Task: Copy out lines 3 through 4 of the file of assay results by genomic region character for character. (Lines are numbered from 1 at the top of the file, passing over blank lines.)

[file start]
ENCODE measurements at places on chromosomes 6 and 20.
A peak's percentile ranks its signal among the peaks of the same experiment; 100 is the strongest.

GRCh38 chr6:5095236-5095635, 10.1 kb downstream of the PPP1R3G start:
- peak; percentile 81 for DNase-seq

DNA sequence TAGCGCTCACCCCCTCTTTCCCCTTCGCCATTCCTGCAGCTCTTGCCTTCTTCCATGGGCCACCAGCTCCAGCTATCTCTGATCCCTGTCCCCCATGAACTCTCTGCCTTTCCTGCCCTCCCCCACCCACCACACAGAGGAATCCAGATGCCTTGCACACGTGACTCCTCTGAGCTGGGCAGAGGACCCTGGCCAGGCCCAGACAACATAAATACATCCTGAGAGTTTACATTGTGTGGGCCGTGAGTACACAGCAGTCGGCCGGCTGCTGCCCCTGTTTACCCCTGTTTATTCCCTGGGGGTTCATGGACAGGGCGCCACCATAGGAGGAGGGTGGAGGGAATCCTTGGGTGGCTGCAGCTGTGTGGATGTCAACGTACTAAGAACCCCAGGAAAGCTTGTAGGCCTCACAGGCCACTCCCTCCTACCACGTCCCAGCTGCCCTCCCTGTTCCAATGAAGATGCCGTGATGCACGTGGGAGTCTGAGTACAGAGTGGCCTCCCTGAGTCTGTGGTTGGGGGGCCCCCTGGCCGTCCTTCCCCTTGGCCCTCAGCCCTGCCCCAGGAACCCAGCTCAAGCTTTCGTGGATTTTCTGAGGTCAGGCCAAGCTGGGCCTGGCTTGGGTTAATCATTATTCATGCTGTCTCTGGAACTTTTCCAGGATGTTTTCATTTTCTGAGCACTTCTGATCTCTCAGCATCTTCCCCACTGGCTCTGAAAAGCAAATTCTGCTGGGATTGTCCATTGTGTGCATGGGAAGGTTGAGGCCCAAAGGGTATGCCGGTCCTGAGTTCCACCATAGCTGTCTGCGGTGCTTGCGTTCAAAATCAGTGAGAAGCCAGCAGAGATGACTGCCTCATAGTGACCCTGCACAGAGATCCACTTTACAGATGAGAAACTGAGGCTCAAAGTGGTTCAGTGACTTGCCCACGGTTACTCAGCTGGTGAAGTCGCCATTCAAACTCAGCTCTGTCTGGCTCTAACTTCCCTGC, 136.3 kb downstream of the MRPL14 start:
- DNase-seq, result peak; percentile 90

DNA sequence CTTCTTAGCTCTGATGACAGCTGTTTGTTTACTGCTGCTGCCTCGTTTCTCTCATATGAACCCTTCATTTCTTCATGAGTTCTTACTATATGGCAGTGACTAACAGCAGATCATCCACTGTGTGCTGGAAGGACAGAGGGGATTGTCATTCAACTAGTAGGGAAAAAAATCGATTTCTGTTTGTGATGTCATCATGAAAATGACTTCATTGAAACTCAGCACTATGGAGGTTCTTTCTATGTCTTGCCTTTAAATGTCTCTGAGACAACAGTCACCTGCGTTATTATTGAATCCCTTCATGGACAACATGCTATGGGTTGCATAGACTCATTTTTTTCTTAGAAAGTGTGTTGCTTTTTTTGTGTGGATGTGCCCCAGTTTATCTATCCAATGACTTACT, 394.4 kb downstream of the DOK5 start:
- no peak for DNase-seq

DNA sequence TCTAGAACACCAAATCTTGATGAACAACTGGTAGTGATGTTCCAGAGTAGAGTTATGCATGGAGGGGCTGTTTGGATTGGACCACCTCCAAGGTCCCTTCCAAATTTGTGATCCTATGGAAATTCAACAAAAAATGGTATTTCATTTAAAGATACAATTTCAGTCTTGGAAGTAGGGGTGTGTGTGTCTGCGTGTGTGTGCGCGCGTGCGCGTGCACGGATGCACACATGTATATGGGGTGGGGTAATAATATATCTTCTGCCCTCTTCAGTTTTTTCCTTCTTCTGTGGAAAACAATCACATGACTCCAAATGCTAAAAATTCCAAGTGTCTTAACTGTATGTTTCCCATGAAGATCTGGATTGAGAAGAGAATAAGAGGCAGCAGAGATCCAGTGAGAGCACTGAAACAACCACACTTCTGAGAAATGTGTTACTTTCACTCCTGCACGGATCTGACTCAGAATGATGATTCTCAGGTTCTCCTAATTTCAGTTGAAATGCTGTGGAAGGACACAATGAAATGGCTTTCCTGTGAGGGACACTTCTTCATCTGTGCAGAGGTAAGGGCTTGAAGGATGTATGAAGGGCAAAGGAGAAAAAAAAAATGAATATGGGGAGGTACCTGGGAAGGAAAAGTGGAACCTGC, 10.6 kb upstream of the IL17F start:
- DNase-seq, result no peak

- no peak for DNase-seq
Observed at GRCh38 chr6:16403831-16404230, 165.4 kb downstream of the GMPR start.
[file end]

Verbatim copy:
GRCh38 chr6:5095236-5095635, 10.1 kb downstream of the PPP1R3G start:
- peak; percentile 81 for DNase-seq